The Peninsula may not be as sophisticated as L.A., but they’re not exactly Hicksville either. I thought I’d be leaving good restaurants and healthy groceries behind, but I was wrong. Notice I didn't say healthy restaurants. They don’t have a nearby Trader Joe’s or a Whole Foods (it's a trip to Seattle for those), but they do have non-chain store alternatives. Port Townsend has the
Food Co-op and Sequim has Sunny Farms. They have Walmart in Port Angeles and Costco and a newer bigger super Walmart is being built now in Sequim, and Home Depot has already begun construction. Within an hour's drive there's a shopping mall and stores like Best Buy, Target, Ross, and Home Depot. One of the first things I did was go to the local markets, Safeway and QFC, to look for all those special items I use to run the house fearing I would have to abandon my favorite products. But I was pleasantly surprised to find nearly all of them.

Although the driving time between cities seems long, the scenery makes it a joy.

Sequim is in Clallam County and is known as a "retirement community"; the average age is 59. But strolling through the stores and markets, I see plenty of young people. The average age of Port Townsend and Port Angeles residents is 35. In our discussions with locals we learn that up until recently, the Sequim City Council was all about discouraging growth but now they are opening their arms and encouraging business. We're learning that there is indeed an influx of new residents from out of state and that land and home values are increasing steadily. This, of course, is a double-edged sword. I guess there isn't a state in the USA that isn't going to have to deal with this fact. But...in our lifetime, it will never grow to the proportions of a megalopolis like Los Angeles.

Port Townsend is located in Jefferson County and is famous for its Victorian architecture and charming Bed & Breakfasts. The story goes that back in the 1800s both Port Townsend and Seattle were vying for a contract to be the next big port for commerce. Seattle won. And Port Townsend eventually found its way to become a vacation port. We stayed at the Bishop Victorian Hotel during our stay to rent the house. Very nice. But there are also others, most notably the Ann Starrett Mansion, and the Old Consulate Inn, both impeccably restored Victorian homes. There’s even a B&B fashioned out of old cabooses in Sequim. We passed on the quaint B&Bs because we knew we didn't have time to enjoy all the amenities.

Port Townsend was featured as the location for An Officer and a Gentleman. It has a great little main street that can keep you busy all day long just window shopping. There are interesting stores featuring local artists, great little book shops, a superior ice cream parlor (Elevated Ice Cream) and plenty of antique stores - something I MUST stay away from. If there’s one thing I don’t need more of it’s “tsotchkes”..but then, if I found a really unique man-in-the moon....

If you would like to know more about the area, check the local newspapers online: the
Peninsula Daily News, the Port Townsend Leader, and the Sequim Gazette.

Addendum (July 2004): OOPS! Well, I’ve found something else to collect (damn!). Dragonflies and fairies. I’m trying to be sane about it, but there were these adorable
fairies I just stumbled across at a wonderfully eclectic shop called April Fool (I think there may be a message in there for me!). These collectible figurines were fashioned from the turn-of-the century illustrated books by Cecily Parker and I just couldn’t resist. Guess I got started on this kick after seeing the most charming little film called Fairytale, A True Story. It’s based on the Cottingley Fairy incident in England around the time of World War I. Anyway, this is Red Campion, one of about 40 in the collection - and more to come. Isn't she just the sweetest thing! As for the dragonflies...just before we left L.A. I made the mistake of opening up an Ikea catalog and saw these dragonfly lights. In the midst of all the craziness of packing, I tramped all the way out to Glendale to buy these things...but they were so worth it! Another case from the files of the "collectible addicted".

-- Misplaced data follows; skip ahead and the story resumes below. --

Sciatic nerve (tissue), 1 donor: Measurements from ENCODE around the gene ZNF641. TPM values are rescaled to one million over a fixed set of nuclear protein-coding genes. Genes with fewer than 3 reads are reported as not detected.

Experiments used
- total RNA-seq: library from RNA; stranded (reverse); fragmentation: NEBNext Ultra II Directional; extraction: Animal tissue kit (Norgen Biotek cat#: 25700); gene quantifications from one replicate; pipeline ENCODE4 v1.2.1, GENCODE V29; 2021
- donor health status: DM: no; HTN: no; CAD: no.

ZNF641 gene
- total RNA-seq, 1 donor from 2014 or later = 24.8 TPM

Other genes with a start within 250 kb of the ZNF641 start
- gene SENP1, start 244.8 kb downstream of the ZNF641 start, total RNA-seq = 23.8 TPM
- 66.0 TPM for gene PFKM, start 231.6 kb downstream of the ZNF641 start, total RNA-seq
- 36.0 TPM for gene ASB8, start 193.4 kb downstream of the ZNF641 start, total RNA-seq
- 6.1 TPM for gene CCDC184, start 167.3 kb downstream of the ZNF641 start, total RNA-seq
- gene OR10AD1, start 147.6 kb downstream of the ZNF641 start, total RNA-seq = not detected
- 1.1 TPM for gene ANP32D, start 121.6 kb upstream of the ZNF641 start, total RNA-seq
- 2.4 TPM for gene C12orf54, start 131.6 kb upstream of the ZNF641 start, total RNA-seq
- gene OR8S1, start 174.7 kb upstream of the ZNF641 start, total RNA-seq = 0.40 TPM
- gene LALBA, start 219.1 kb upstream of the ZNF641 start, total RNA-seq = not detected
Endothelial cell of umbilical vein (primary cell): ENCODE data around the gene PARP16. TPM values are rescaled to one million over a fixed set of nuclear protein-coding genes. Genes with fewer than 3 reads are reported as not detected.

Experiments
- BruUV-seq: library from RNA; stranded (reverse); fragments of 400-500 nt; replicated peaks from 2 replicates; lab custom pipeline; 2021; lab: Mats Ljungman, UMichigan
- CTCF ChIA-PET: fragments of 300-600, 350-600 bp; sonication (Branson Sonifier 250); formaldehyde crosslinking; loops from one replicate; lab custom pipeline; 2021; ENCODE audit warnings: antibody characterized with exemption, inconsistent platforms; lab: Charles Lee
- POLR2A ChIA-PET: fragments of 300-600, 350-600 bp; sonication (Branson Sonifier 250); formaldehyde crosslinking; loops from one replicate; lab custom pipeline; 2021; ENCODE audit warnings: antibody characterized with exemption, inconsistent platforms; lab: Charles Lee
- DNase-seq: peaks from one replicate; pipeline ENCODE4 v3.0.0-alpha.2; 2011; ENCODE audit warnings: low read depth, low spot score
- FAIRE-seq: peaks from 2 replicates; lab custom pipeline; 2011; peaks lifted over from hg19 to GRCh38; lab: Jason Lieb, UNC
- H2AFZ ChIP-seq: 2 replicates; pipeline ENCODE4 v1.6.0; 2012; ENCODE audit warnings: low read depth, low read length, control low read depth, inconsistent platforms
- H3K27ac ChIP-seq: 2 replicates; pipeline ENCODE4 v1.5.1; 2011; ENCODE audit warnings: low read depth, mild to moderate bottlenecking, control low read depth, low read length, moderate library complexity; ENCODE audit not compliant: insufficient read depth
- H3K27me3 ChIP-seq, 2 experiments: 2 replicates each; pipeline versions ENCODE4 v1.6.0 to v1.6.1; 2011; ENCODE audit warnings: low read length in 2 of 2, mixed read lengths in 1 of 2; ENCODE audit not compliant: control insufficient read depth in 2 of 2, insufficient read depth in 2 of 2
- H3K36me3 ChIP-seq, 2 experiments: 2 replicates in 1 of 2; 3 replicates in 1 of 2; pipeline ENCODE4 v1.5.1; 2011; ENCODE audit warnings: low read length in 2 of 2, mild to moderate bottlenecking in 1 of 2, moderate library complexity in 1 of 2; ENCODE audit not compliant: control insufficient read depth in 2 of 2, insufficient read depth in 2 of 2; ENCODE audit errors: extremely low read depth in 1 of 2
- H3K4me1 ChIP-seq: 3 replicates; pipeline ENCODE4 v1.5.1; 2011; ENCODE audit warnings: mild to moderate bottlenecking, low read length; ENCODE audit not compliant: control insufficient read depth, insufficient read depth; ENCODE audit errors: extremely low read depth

One thing I would sorely miss in Los Angeles were my favorite restaurants. No more fettucine Romano at Anna’s on Pico, no more Fatburgers, no more Moroccan feasts at Moun of Tunis or pumpkin soufflé at Off Vine or cream of pumpkin soup at Mustache Cafe or pecan crusted halibut at Delmonico’s, or... But I do go on. However, we’ve been pleasantly surprised to find some interesting and delicious restaurant fare.

If you've done any traveling outside of California, you already know you rarely find healthy cuisine. It’s really all about comfort food. Everything is laden with oils, fats, and cream. Heart attack on a plate but yummy for sure. If you're watching your diet, you've got to get in the habit of asking what's in the recipe, what's put on the sandwich bread, what's in the sauce. Salads swim in dressings (so ask for them on the side), pasta sauces almost always have cream added or else they float in a sea of oil, any bread will be soaked in butter.

In California, almost every Chinese restaurant offers brown rice. Not here. When I’ve asked for it, I get this look like a dog cocking his head and the waitperson repeats the question back to me in disbelief, “brow-rye?” “No, no, brown rice!” I say distinctly. Still no concept. “You know, brown, like this sauce color....b-r-o-w-n...” No go, never hoid of it! Oh well...